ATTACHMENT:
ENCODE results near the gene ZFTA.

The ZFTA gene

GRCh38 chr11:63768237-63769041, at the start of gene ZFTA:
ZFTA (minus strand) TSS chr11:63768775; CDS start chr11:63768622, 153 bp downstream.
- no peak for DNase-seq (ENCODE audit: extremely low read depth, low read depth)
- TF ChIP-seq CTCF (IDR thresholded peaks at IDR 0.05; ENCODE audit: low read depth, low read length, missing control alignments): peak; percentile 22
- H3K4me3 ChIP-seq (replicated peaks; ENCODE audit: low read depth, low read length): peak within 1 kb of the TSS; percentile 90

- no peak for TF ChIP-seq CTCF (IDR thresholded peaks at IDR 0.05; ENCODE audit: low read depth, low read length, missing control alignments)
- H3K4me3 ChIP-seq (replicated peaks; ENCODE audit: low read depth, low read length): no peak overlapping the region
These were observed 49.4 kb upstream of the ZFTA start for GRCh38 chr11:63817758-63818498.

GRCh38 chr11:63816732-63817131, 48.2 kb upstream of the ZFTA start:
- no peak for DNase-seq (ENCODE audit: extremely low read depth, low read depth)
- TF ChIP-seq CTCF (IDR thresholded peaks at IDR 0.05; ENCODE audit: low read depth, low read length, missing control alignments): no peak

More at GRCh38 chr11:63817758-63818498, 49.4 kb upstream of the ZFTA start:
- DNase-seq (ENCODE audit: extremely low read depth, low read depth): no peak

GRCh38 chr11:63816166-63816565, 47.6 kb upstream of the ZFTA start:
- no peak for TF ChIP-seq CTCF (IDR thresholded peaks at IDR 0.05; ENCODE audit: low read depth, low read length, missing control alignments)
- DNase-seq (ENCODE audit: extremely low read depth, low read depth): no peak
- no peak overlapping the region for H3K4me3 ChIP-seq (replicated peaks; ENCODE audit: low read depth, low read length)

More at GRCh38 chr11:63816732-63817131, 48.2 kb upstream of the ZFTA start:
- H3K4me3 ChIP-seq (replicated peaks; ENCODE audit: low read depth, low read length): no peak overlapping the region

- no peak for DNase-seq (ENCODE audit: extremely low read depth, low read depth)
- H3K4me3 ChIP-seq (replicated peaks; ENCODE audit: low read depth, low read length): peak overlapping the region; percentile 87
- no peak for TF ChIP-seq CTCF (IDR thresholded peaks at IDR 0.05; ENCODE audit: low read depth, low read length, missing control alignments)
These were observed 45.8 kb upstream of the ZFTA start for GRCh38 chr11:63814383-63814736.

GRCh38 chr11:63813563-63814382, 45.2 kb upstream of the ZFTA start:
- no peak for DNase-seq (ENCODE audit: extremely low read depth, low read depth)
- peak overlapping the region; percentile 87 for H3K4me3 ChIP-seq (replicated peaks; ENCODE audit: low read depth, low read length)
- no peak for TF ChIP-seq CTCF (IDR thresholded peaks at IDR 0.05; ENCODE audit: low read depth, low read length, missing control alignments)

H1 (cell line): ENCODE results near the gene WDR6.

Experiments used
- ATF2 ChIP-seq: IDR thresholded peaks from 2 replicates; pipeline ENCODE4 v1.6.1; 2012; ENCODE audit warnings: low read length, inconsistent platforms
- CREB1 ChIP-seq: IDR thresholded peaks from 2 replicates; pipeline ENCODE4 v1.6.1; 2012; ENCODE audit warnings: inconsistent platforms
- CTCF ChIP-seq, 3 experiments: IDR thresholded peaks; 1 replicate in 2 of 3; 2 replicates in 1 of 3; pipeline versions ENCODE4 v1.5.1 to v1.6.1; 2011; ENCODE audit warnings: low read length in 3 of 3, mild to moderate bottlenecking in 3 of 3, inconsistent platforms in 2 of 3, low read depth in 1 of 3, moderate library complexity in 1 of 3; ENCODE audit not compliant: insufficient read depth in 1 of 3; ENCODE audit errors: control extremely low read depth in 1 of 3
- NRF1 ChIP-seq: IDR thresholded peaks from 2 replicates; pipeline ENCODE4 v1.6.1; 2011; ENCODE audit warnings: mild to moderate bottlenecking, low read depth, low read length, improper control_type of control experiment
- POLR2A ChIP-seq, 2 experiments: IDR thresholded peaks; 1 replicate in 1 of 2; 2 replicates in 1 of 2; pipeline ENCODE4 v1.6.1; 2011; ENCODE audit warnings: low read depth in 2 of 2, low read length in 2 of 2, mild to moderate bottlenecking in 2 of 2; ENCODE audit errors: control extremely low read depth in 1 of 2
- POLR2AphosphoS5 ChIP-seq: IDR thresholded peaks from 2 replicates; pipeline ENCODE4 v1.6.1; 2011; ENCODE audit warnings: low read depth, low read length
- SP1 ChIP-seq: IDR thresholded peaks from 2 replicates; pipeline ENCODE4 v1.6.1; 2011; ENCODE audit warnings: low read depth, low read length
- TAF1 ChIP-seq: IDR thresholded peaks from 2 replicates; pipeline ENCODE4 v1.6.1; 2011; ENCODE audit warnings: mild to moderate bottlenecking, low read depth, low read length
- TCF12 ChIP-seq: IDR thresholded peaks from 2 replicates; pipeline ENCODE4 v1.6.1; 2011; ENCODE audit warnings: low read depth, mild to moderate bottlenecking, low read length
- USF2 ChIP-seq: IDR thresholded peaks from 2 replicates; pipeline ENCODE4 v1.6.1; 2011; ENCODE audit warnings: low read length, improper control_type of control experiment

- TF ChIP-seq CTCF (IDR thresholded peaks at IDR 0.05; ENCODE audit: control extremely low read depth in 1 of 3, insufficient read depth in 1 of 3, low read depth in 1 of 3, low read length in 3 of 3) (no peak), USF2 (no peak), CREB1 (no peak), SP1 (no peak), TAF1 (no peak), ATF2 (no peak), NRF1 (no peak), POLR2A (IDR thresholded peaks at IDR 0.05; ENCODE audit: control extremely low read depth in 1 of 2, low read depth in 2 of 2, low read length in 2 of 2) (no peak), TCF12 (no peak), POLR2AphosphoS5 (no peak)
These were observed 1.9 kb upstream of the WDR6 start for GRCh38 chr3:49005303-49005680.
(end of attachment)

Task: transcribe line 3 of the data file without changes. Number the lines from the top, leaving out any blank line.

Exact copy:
GRCh38 chr11:63768237-63769041, at the start of gene ZFTA: